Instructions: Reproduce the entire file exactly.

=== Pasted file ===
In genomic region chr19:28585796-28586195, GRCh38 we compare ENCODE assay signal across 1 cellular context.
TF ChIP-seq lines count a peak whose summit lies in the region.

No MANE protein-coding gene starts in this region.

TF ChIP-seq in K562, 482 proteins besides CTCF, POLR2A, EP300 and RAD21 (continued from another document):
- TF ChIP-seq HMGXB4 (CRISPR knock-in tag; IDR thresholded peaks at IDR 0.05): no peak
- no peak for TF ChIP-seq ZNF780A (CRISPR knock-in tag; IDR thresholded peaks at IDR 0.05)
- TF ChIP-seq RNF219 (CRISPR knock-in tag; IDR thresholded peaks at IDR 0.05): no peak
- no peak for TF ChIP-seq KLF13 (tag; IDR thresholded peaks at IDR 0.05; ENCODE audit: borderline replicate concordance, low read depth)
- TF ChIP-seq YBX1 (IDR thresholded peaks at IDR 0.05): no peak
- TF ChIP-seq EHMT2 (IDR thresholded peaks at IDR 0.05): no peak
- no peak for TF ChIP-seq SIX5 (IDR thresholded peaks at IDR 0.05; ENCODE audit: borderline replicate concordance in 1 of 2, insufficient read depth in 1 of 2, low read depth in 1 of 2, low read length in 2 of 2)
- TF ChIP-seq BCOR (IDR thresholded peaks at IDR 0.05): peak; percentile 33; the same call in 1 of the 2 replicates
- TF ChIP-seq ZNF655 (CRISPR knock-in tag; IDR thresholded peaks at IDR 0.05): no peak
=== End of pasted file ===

In genomic region chr19:28585796-28586195, GRCh38 we compare ENCODE assay signal across 1 cellular context.
TF ChIP-seq lines count a peak whose summit lies in the region.

No MANE protein-coding gene starts in this region.

TF ChIP-seq in K562, 482 proteins besides CTCF, POLR2A, EP300 and RAD21 (continued from another document):
- TF ChIP-seq HMGXB4 (CRISPR knock-in tag; IDR thresholded peaks at IDR 0.05): no peak
- no peak for TF ChIP-seq ZNF780A (CRISPR knock-in tag; IDR thresholded peaks at IDR 0.05)
- TF ChIP-seq RNF219 (CRISPR knock-in tag; IDR thresholded peaks at IDR 0.05): no peak
- no peak for TF ChIP-seq KLF13 (tag; IDR thresholded peaks at IDR 0.05; ENCODE audit: borderline replicate concordance, low read depth)
- TF ChIP-seq YBX1 (IDR thresholded peaks at IDR 0.05): no peak
- TF ChIP-seq EHMT2 (IDR thresholded peaks at IDR 0.05): no peak
- no peak for TF ChIP-seq SIX5 (IDR thresholded peaks at IDR 0.05; ENCODE audit: borderline replicate concordance in 1 of 2, insufficient read depth in 1 of 2, low read depth in 1 of 2, low read length in 2 of 2)
- TF ChIP-seq BCOR (IDR thresholded peaks at IDR 0.05): peak; percentile 33; the same call in 1 of the 2 replicates
- TF ChIP-seq ZNF655 (CRISPR knock-in tag; IDR thresholded peaks at IDR 0.05): no peak